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Lesson Transcript

Chuck: This is Beginner Series, Lesson 20.
Judith: Willkommen zurück.
Chuck: Welcome back. We’ve got something to celebrate.
Judith: What? I don’t know of anything.
Chuck: Come on. This is our twentieth Beginner lesson. It’s a nice round number we’re celebrating, right? I think we could go up for some beers afterwards.
Judith: Maybe. It just means that the lessons of this series cover more than four months of learning German. So how about today, I’ll teach you particularly many useful German words?
Chuck: I was thinking, actually after 20 lessons, we could then take off and go to the beach.
Judith: Impossible! We need you.
Chuck: You can do it alone, can’t you? Or find another guy around…
Judith: No. You can take a couple of minutes off, but I expect you back in time for the translation of the dialogue.
Chuck: So I can go down then, right?
Judith: Just for a few minutes.
Chuck: And people can read the translation of the dialogue in the PDF, right? For that matter, they could see the vocabulary list and the grammar and cultural point too there.
Judith: No excuses. I need you to help me explain things right here on air.
Chuck: All right. I was… I was just kidding. Yeah. Let’s listen to the dialogue already.
Neighbor: 1000 Euro Schaden???
Michaela: Das ganze Wohnzimmer ist verwüstet! Mein Perser-Teppich und die Möbel ...
Neighbor: Aber ich gebe keine 1000 Euro für den Hund aus, da kaufe ich mir lieber einen anderen. Wie wäre es damit? ich bezahle nichts und Sie dürfen den Hund behalten.
Michaela: Okay. Übrigens, im Tierheim in der Stadt gibt es viele Hunde, da können Sie einen aussuchen und sofort mitnehmen. Sie brauchen dann nicht auf ein Paket warten.
Neighbor: Ah, danke für den Tipp.
Judith: Now read slowly.
Neighbor: 1000 Euro Schaden???
Michaela: Das ganze Wohnzimmer ist verwüstet! Mein Perser-Teppich und die Möbel ...
Neighbor: Aber ich gebe keine 1000 Euro für den Hund aus, da kaufe ich mir lieber einen anderen. Wie wäre es damit? ich bezahle nichts und Sie dürfen den Hund behalten.
Michaela: Okay. Übrigens, im Tierheim in der Stadt gibt es viele Hunde, da können Sie einen aussuchen und sofort mitnehmen. Sie brauchen dann nicht auf ein Paket warten.
Neighbor: Ah, danke für den Tipp.
Judith: Now with the translation.
Judith: 1000 Euro Schaden???
Chuck: A thousand Euros of damages???
Judith: Das ganze Wohnzimmer ist verwüstet! Mein Perser-Teppich und die Möbel ...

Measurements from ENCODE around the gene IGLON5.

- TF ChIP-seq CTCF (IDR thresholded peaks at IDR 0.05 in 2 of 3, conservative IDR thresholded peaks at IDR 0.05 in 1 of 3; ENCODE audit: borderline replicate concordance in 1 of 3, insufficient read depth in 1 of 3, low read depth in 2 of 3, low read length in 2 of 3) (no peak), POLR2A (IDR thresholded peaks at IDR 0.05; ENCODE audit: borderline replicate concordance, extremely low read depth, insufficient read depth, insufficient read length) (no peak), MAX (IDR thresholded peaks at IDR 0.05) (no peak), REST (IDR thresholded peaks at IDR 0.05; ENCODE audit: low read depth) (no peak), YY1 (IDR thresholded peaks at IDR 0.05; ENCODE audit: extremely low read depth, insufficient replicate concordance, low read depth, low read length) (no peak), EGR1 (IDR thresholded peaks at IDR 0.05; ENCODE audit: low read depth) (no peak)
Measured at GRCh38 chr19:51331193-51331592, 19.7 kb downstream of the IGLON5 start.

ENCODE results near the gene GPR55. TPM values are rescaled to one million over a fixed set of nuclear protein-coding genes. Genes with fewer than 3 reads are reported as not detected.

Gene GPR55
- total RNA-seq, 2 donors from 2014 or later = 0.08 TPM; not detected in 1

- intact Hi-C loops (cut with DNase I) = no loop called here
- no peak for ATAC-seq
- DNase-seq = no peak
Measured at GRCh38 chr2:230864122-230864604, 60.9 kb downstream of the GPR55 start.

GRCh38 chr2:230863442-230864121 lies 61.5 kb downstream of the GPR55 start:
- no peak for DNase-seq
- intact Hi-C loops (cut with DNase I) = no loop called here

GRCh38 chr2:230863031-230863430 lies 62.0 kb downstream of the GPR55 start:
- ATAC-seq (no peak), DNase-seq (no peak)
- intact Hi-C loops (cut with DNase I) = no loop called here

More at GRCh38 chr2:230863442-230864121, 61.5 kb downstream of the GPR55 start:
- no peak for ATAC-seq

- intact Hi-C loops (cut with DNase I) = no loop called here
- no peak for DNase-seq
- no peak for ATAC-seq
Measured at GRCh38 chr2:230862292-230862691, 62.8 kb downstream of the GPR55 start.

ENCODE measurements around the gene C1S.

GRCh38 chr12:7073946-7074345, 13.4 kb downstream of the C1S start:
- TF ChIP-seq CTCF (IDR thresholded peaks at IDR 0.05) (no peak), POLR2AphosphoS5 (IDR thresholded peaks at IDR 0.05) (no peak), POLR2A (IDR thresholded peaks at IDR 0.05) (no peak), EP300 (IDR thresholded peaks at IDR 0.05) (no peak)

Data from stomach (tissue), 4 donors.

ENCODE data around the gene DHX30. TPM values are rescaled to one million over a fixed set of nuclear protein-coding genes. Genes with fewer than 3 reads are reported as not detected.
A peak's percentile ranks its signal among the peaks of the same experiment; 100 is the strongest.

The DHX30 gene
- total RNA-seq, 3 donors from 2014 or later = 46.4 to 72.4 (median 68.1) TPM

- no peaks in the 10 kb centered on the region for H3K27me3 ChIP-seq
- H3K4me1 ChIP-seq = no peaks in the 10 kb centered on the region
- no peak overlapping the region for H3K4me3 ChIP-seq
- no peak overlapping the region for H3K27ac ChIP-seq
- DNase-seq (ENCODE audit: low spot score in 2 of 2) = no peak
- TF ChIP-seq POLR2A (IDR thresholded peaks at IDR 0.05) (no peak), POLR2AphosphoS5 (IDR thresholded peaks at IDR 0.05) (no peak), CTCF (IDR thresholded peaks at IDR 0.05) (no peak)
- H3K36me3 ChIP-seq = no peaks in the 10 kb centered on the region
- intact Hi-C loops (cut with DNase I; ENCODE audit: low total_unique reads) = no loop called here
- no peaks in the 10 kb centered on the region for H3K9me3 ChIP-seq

Chuck: The entire living-room is devastated! My Persian rug and the furniture....
Judith: Aber ich gebe keine 1000 Euro für den Hund aus
Chuck: But I am not spending 1000 Euros for the dog.
Judith: da kaufe ich mir lieber einen anderen.
Chuck: Then I'd rather buy another one.
Judith: Wie wäre es damit?
Chuck: How would that be?
Judith: ich bezahle nichts und Sie dürfen den Hund behalten.
Chuck: I’m not paying anything and you can keep the dog.
Judith: Okay. Übrigens, im Tierheim in der Stadt gibt es viele Hunde.
Chuck: Okay. By the way, at the animal shelter in the city there are many dogs.
Judith: da können Sie einen aussuchen und sofort mitnehmen.
Chuck: There you could select one and take it home immediately.
Judith: Sie brauchen dann nicht auf ein Paket warten.
Chuck: Then you don't have to wait for a package.
Judith: Ah, danke für den Tipp.
Chuck: Ah, thanks for the tip.
Judith: Now lots of useful vocabulary, as promised.
The first word is ganz [natural native speed].
Chuck: “Completely”.
Judith: Ganz [natural native speed].
Chuck: “Complete or completely”.
Judith: Next, Möbel [natural native speed].
Chuck: “Furniture”.
Judith: Möbel [natural native speed]. Mobel.
Chuck: “Furniture”. Note that this is always plural, whereas in English, you would never say “furnitures”.
Judith: Yeah. In English, you would say “the furniture is”, right? Not “the furniture are”.
Chuck: Right.
Judith: Next, ausgeben [natural native speed].
Chuck: “To spend”, as in money.
Judith: Ausgeben [slowly - broken down by syllable]. Ausgeben [natural native speed].
Chuck: “To spend”.
Judith: Aus splits off and the rest behaves just like geben. For example, the forms also “Du gibst aus.”
Chuck: “Ich gebe das aus.”, right?
Judith: Yeah. Next, kaufen [natural native speed].
Chuck: “To buy”.
Judith: Kaufen [slowly - broken down by syllable]. Kaufen [natural native speed].
Chuck: “To buy”. Also note this could turn into a kaufhaus.
Judith: Yeah, with the combination with haus. Kaufhaus is a big store. Next, Anderer.
Chuck: “Other or another”.
Judith: Anderer [natural native speed].
Chuck: “Other or another”.
Judith: Next, halten [natural native speed].
Chuck: “To hold or to consider something as”.
Judith: Halten [natural native speed].
Chuck: “To hold or to consider something as”. Notice this is one of those annoying vowel-changing verbs.